Apple to Expand iPhone 3GS' Life in Prepaid Markets, says Jefferies
Apple has never been a big fan of the prepaid phone market, or at least not until now. According to one analyst, this is about to change soon, as the Cupertino, California-based company is considering broader horizons.
In a research note on Sunday, May 20, Jefferies analyst Peter Misek claimed he has heard Apple signed "with a major global distributor" in a deal to make the three-year-old iPhone 3GS available in prepaid markets worldwide and developing markets, Forbes reported. According to the analyst, the phone will be re-priced at the wholesale level, dropping the $375 price tag down to a $200 to $250 price range.
While most people assumed that once the sixth-generation iPhone comes along, Apple will phase-out the old iPhone 3GS, but the new research note indicates the old handset may still have some life left after all. In the United States, AT&T currently gives the iPhone 3GS for free, with a two-year contract. The price without a contract is $375. "That new partnership is intended to push the iPhone 3GS in prepaid markets around the world, and expand channels for the iPhone 3GS in developing countries," notes Apple Insider.
If Misek's claims prove to be correct, after the launch of the sixth-generation iPhone (iPhone 5, maybe?) Apple will likely phase out the 3GS model out of the U.S. market. The iPhone 4 would take its place, i.e. AT&T would offer the iPhone 4 for free with a two-year contract, and the iPhone 4S, in turn, would get a $100 price tag with a contract.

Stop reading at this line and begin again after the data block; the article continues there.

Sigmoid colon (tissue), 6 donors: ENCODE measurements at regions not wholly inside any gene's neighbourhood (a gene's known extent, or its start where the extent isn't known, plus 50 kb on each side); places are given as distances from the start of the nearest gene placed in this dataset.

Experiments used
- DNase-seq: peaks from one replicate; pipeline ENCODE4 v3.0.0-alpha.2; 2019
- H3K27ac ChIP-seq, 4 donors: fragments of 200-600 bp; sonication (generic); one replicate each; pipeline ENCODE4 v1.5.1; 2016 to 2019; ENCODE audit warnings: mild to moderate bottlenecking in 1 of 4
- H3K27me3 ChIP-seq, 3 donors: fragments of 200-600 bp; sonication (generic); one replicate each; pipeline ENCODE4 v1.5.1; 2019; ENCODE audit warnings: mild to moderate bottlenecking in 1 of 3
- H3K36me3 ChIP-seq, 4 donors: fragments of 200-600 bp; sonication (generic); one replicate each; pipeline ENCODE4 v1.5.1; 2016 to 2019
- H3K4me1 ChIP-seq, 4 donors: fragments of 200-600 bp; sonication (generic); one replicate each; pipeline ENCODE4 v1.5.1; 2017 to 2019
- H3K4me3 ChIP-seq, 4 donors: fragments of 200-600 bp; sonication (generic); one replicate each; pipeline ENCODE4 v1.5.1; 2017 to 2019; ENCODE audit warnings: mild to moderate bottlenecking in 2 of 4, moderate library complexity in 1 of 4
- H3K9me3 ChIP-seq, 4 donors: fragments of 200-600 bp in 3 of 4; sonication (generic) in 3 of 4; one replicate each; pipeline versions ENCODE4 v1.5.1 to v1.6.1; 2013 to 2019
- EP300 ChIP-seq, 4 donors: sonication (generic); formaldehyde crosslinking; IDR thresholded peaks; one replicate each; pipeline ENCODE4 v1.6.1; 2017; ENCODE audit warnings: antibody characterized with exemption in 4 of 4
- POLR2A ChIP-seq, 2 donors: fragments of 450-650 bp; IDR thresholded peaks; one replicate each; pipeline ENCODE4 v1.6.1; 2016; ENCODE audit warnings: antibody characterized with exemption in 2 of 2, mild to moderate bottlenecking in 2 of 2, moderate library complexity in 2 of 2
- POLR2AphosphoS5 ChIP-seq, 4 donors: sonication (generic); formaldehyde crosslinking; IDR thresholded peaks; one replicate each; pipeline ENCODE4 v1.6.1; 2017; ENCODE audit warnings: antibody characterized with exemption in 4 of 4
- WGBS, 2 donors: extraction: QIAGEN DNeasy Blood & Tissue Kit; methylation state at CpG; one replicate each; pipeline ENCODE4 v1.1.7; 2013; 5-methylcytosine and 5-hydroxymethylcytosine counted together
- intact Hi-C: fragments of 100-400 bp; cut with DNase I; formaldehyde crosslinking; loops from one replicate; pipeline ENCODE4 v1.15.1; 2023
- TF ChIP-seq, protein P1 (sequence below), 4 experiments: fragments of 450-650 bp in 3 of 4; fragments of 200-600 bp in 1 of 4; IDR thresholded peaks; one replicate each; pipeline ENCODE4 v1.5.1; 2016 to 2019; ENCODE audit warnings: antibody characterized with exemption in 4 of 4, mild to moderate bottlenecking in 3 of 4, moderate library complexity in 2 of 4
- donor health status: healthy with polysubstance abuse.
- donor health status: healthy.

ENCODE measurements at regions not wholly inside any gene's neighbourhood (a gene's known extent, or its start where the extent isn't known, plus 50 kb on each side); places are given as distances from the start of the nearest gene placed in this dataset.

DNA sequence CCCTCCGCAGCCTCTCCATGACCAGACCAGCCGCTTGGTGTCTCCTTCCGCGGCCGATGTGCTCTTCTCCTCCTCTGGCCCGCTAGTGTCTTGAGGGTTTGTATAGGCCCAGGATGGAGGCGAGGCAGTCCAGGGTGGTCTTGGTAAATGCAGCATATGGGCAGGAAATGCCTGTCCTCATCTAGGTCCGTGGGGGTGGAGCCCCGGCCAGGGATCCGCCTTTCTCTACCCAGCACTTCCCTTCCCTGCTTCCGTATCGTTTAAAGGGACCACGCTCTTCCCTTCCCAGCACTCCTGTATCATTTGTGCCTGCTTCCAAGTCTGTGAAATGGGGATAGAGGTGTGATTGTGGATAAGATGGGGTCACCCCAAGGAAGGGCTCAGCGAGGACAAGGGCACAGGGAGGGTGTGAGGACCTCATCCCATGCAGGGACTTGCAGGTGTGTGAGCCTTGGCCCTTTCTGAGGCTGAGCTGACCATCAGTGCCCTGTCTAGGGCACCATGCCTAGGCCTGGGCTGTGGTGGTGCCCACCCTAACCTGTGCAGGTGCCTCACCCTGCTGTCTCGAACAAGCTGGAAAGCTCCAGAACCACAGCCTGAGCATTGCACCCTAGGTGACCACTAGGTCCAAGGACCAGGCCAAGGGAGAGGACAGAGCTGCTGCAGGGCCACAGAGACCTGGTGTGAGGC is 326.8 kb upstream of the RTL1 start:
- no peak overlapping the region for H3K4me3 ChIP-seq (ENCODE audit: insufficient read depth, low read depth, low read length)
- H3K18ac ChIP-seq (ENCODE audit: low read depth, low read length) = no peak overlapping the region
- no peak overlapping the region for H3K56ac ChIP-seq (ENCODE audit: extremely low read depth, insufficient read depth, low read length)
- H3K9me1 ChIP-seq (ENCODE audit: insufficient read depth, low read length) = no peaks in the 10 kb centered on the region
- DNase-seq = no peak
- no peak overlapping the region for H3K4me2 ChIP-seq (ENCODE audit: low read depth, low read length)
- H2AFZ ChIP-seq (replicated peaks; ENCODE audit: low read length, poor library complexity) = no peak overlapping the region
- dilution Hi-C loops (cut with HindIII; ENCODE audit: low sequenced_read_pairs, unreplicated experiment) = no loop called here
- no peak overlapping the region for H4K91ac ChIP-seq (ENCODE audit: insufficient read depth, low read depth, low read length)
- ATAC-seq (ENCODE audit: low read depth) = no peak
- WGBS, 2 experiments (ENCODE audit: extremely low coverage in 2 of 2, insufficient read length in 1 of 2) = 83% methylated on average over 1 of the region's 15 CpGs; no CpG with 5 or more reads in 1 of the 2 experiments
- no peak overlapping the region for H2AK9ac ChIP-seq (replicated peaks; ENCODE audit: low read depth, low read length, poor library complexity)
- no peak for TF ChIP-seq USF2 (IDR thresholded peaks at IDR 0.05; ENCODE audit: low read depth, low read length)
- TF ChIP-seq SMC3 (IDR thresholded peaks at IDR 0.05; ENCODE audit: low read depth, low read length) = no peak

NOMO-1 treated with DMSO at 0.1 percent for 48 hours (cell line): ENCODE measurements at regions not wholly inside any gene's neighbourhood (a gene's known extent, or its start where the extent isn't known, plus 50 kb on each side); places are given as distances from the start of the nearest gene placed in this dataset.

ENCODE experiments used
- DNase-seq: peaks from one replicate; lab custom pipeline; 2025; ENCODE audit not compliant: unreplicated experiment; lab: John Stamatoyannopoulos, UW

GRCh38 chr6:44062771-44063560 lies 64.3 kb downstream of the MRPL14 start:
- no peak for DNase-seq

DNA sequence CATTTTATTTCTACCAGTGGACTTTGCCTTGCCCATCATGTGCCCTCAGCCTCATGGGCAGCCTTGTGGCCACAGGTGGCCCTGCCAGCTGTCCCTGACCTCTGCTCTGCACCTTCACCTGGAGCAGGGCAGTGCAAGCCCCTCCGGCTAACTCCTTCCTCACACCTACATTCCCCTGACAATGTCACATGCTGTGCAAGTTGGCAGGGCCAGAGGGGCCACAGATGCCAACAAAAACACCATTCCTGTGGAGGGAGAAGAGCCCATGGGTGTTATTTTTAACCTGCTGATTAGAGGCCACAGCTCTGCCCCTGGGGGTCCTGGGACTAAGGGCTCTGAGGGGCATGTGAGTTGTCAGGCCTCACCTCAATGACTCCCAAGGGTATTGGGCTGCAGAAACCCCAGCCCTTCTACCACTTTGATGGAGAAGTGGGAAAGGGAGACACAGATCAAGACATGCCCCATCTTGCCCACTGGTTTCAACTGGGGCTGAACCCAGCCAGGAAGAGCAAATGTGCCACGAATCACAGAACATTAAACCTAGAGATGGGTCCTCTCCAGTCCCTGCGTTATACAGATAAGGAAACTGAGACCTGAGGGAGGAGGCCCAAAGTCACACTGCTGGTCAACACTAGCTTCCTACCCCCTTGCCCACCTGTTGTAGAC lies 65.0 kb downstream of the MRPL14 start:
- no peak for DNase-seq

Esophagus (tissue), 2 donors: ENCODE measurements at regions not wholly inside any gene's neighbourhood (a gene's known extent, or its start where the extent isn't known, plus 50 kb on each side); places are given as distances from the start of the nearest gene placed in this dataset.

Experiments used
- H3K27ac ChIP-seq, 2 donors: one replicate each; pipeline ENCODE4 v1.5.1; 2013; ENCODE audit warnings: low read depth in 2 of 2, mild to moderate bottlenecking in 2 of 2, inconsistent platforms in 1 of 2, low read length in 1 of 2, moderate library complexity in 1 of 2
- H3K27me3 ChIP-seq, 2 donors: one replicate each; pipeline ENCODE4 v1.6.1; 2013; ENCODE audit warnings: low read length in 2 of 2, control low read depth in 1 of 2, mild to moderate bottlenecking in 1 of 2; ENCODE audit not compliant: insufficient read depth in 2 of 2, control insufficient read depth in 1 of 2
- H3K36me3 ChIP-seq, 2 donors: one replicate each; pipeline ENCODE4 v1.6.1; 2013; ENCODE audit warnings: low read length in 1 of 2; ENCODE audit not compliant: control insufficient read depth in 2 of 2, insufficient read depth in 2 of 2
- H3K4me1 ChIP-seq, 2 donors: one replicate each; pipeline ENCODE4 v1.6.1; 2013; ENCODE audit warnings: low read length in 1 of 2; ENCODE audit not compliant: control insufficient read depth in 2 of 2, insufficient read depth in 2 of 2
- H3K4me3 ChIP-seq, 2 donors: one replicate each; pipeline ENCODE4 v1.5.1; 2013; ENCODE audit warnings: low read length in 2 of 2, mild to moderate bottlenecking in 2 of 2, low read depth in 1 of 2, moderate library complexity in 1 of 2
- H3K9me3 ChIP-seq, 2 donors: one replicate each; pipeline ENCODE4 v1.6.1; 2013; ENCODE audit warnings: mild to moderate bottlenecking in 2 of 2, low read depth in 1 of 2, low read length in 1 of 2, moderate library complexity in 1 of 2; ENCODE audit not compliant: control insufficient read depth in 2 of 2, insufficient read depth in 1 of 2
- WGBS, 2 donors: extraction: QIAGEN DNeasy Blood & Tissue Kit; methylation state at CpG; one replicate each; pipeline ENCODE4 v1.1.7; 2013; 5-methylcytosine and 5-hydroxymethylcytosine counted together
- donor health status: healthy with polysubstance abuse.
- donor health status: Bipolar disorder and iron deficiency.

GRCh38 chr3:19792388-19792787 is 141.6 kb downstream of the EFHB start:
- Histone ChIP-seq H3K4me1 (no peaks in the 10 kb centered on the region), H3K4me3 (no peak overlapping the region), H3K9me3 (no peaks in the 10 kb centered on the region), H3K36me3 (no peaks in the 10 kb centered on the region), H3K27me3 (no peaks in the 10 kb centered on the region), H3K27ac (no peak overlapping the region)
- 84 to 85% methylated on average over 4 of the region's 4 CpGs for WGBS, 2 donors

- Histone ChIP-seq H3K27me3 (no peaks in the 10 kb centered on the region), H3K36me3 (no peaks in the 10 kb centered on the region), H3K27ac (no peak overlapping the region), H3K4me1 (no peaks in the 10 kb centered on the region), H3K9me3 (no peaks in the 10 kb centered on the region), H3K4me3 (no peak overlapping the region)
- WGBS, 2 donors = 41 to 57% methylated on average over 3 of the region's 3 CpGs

Apple is expected to launch its next-generation iPhone this fall, with most reports pointing to an October release. Considering Apple's current strategy of discounting previous-generation devices, this re-pricing makes sense. On the other hand, if the iPhone 4 replaces the 3GS model as Apple's entry-level smartphone, many expect the three-year-old iPhone 3GS, launched in 2009, to approach the end of its life.
As Apple Insider points out, however, emerging markets are a huge potential source of untapped customers. Earlier this year, one analysis found that emerging markets have 14 times as many people between the ages of 25 and 34, a.k.a. the "smartphone friendly" age group, than Western Europe and North America.
Furthermore, The Wall Street Journal published a report earlier this year claiming that cheap Android phones were "crushing the iPhone" in the European countries most affected by the debt crisis. In those European markets, most users prefer to pay the full, unsubsidized price for smartphones rather than signing a contract, so Apple might just strike gold with this new strategy, if it proves to be real. Will the iPhone 3GS be completely phased out and forgotten, or will it shine in markets where Apple has yet to make a significant impact? Leave your comments below.